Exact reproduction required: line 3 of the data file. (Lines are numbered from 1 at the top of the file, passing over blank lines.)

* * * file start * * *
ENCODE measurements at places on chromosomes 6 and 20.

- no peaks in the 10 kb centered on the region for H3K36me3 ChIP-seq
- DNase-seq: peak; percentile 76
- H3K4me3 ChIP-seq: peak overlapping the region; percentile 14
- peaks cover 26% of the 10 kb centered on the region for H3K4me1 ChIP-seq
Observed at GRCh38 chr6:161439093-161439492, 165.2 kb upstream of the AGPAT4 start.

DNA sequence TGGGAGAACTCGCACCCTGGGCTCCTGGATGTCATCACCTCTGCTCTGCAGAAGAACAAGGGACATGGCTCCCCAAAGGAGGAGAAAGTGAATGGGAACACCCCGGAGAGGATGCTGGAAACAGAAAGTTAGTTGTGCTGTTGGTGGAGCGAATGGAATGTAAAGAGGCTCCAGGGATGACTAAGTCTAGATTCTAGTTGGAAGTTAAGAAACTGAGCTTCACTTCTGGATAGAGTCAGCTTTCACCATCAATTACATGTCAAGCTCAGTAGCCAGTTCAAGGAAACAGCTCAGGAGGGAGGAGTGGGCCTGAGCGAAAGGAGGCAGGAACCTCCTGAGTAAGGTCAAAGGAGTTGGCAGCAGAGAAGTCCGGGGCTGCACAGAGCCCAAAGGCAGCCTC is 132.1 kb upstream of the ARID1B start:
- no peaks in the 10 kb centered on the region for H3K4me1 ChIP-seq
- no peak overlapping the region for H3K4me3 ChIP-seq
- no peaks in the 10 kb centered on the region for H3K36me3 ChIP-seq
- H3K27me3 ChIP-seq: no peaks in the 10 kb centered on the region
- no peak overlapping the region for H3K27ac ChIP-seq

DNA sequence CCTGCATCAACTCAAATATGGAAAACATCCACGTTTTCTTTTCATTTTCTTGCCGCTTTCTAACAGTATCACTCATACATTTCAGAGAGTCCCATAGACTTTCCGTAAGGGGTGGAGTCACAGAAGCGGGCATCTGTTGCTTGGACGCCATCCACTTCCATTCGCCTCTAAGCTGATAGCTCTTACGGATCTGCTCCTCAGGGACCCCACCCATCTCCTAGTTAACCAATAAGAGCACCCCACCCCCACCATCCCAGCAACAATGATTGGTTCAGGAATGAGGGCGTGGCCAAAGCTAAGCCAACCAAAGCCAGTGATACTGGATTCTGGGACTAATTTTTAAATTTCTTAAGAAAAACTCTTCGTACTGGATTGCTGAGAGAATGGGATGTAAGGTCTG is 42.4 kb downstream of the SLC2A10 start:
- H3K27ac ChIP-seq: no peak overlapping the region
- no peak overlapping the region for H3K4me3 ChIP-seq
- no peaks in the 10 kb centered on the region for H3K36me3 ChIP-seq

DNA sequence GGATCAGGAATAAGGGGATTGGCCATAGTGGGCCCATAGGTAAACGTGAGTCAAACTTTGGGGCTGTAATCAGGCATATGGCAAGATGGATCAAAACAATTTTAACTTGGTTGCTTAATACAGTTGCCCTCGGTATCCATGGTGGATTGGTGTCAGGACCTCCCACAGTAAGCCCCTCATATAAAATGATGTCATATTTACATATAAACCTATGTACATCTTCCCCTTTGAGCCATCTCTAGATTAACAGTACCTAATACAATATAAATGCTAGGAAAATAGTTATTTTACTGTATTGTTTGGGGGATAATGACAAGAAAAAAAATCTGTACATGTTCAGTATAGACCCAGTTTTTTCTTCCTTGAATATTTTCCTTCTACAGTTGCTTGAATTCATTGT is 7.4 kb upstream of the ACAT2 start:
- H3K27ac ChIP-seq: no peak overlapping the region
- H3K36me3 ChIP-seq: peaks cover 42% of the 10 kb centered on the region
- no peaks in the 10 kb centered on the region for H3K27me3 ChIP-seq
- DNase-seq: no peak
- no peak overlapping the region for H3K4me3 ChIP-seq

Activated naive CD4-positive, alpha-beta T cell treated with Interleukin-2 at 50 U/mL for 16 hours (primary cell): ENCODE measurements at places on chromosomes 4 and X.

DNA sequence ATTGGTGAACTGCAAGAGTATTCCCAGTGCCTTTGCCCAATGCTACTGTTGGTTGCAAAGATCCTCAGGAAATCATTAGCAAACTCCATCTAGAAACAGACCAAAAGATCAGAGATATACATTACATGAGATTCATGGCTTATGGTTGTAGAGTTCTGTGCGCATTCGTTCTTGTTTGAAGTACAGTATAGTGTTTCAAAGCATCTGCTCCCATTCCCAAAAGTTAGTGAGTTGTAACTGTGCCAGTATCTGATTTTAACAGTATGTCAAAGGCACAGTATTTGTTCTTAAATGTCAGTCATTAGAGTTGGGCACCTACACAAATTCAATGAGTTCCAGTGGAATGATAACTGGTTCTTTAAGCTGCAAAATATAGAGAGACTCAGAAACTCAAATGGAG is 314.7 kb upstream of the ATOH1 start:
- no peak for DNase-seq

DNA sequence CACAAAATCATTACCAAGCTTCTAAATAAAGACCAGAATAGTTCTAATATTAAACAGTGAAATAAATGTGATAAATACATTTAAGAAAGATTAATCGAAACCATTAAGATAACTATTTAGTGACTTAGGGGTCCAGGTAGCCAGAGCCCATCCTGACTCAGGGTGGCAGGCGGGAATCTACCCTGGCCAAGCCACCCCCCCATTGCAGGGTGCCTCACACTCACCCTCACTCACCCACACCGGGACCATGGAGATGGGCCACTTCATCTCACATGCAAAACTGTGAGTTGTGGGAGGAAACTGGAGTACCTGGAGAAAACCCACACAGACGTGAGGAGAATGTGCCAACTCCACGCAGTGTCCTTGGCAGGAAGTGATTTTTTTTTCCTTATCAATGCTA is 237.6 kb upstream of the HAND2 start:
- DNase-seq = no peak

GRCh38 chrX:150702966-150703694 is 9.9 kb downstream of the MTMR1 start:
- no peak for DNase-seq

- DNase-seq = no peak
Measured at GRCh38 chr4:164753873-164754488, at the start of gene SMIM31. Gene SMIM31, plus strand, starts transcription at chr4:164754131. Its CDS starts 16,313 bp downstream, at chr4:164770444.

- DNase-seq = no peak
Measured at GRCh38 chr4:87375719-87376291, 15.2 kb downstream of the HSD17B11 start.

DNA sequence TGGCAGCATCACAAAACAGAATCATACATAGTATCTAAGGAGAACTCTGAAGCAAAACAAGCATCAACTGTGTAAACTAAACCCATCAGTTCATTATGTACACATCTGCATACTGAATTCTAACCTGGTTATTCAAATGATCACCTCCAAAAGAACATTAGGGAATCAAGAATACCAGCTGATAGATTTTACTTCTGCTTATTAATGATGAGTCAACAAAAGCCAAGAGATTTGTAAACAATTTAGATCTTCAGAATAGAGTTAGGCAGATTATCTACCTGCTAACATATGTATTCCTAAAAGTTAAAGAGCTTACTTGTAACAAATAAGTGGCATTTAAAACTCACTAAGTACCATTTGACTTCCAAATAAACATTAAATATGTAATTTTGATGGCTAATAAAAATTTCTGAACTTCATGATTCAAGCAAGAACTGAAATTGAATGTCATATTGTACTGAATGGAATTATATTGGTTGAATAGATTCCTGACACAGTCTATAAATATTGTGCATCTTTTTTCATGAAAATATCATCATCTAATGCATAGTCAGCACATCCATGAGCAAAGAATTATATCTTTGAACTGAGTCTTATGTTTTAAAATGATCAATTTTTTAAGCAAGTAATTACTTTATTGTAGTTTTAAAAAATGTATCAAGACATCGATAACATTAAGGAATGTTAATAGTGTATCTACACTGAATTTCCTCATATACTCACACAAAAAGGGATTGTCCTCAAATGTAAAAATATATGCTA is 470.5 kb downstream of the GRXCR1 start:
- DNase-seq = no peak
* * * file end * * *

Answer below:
- DNase-seq: peak; percentile 76